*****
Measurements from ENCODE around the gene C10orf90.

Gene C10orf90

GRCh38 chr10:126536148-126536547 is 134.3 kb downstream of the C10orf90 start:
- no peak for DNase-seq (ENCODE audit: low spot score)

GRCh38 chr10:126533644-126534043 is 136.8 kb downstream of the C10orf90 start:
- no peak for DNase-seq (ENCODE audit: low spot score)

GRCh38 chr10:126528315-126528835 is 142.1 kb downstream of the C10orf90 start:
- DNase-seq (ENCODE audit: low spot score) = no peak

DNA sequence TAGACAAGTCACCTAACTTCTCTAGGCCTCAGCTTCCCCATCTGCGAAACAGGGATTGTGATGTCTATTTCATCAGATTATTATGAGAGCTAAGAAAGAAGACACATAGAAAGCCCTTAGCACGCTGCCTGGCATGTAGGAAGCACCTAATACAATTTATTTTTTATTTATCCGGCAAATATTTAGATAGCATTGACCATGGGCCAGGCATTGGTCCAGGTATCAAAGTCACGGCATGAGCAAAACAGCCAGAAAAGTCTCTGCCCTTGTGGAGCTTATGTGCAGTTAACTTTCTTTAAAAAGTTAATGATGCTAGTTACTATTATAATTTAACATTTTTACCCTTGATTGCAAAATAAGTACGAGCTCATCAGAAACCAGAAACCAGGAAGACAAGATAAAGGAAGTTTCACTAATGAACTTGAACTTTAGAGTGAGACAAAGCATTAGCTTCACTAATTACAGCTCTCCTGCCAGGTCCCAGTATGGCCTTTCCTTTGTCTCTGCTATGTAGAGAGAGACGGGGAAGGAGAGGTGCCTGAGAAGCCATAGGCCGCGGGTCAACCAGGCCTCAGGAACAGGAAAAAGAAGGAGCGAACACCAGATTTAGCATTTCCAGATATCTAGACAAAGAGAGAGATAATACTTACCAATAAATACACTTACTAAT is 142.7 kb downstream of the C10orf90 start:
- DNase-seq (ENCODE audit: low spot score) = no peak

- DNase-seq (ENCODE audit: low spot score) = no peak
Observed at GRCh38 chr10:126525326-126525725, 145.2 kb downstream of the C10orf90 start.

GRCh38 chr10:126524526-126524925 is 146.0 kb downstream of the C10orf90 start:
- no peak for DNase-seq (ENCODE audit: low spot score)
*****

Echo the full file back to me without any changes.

Measurements from ENCODE around the gene C10orf90.

Gene C10orf90

GRCh38 chr10:126536148-126536547 is 134.3 kb downstream of the C10orf90 start:
- no peak for DNase-seq (ENCODE audit: low spot score)

GRCh38 chr10:126533644-126534043 is 136.8 kb downstream of the C10orf90 start:
- no peak for DNase-seq (ENCODE audit: low spot score)

GRCh38 chr10:126528315-126528835 is 142.1 kb downstream of the C10orf90 start:
- DNase-seq (ENCODE audit: low spot score) = no peak

DNA sequence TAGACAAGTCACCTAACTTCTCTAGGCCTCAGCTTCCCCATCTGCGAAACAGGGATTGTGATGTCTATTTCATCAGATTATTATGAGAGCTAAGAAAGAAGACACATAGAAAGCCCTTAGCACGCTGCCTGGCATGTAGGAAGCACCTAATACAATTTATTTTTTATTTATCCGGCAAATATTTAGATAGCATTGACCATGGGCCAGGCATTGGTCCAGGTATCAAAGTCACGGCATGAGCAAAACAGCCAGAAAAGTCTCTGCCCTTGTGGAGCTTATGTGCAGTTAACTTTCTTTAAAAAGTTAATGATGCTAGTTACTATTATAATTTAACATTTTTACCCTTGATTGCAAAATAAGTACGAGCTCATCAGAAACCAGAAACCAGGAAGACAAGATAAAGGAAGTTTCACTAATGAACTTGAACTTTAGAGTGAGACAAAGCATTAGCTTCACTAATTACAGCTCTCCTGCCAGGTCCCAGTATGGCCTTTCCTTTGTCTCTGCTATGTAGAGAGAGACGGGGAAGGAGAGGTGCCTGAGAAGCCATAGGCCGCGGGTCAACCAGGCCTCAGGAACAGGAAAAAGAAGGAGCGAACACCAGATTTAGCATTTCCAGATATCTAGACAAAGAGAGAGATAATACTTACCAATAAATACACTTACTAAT is 142.7 kb downstream of the C10orf90 start:
- DNase-seq (ENCODE audit: low spot score) = no peak

- DNase-seq (ENCODE audit: low spot score) = no peak
Observed at GRCh38 chr10:126525326-126525725, 145.2 kb downstream of the C10orf90 start.

GRCh38 chr10:126524526-126524925 is 146.0 kb downstream of the C10orf90 start:
- no peak for DNase-seq (ENCODE audit: low spot score)